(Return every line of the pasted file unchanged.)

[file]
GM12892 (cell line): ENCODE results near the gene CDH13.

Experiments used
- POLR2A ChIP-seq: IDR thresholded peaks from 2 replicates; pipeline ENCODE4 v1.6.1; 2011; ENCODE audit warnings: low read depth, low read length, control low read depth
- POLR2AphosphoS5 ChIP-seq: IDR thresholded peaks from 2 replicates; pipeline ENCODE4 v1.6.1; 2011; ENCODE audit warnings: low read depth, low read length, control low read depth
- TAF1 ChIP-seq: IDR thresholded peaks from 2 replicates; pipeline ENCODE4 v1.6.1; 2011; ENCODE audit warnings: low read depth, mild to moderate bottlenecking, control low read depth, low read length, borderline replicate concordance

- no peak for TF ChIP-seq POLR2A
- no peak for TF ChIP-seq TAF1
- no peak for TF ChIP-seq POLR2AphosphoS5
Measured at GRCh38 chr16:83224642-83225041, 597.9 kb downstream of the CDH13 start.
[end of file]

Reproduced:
GM12892 (cell line): ENCODE results near the gene CDH13.

Experiments used
- POLR2A ChIP-seq: IDR thresholded peaks from 2 replicates; pipeline ENCODE4 v1.6.1; 2011; ENCODE audit warnings: low read depth, low read length, control low read depth
- POLR2AphosphoS5 ChIP-seq: IDR thresholded peaks from 2 replicates; pipeline ENCODE4 v1.6.1; 2011; ENCODE audit warnings: low read depth, low read length, control low read depth
- TAF1 ChIP-seq: IDR thresholded peaks from 2 replicates; pipeline ENCODE4 v1.6.1; 2011; ENCODE audit warnings: low read depth, mild to moderate bottlenecking, control low read depth, low read length, borderline replicate concordance

- no peak for TF ChIP-seq POLR2A
- no peak for TF ChIP-seq TAF1
- no peak for TF ChIP-seq POLR2AphosphoS5
Measured at GRCh38 chr16:83224642-83225041, 597.9 kb downstream of the CDH13 start.